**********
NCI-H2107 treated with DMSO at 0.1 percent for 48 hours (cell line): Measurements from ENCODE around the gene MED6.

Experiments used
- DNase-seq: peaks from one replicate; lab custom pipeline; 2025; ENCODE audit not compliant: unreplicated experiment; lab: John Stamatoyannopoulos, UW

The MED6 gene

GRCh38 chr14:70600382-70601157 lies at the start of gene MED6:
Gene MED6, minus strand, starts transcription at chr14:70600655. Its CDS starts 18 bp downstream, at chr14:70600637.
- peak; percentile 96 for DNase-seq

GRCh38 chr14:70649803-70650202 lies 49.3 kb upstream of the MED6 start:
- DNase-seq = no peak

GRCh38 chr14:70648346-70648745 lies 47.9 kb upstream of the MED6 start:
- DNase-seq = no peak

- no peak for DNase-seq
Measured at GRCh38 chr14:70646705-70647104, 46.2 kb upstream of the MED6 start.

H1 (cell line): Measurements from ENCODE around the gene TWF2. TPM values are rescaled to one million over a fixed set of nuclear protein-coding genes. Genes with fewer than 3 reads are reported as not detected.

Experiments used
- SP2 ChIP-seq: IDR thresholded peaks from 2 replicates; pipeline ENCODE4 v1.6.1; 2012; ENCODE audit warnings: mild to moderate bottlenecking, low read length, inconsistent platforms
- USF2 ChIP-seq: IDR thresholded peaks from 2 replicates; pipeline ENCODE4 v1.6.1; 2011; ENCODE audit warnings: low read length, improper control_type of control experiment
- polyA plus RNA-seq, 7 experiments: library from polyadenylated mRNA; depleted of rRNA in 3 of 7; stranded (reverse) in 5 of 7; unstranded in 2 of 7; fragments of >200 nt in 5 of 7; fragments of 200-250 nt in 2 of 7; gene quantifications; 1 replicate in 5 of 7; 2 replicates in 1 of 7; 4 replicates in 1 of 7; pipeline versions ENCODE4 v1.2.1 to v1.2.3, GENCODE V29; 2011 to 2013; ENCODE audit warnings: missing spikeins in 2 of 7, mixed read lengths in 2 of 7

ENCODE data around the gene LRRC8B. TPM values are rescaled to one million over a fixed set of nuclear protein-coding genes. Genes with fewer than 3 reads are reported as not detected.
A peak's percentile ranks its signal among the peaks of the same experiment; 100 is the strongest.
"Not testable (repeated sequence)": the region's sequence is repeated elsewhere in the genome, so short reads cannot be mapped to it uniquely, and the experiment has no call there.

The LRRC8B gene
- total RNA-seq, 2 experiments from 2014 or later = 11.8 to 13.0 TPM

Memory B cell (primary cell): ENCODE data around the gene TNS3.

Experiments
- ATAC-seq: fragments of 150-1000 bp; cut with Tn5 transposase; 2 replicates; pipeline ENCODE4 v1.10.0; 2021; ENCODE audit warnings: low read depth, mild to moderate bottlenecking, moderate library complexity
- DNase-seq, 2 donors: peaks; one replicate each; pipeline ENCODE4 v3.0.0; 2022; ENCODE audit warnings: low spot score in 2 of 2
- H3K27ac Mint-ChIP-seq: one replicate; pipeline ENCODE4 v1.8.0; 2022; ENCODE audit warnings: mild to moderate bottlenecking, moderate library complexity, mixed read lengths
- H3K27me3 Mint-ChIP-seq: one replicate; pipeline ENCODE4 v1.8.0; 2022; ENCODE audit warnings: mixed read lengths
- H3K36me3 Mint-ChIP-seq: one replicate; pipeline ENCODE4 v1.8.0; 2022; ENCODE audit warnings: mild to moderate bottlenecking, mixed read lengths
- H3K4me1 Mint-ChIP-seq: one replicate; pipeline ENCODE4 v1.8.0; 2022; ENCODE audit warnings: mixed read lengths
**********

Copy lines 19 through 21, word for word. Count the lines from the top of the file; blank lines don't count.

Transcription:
ENCODE data around the gene LRRC8B. TPM values are rescaled to one million over a fixed set of nuclear protein-coding genes. Genes with fewer than 3 reads are reported as not detected.
A peak's percentile ranks its signal among the peaks of the same experiment; 100 is the strongest.
"Not testable (repeated sequence)": the region's sequence is repeated elsewhere in the genome, so short reads cannot be mapped to it uniquely, and the experiment has no call there.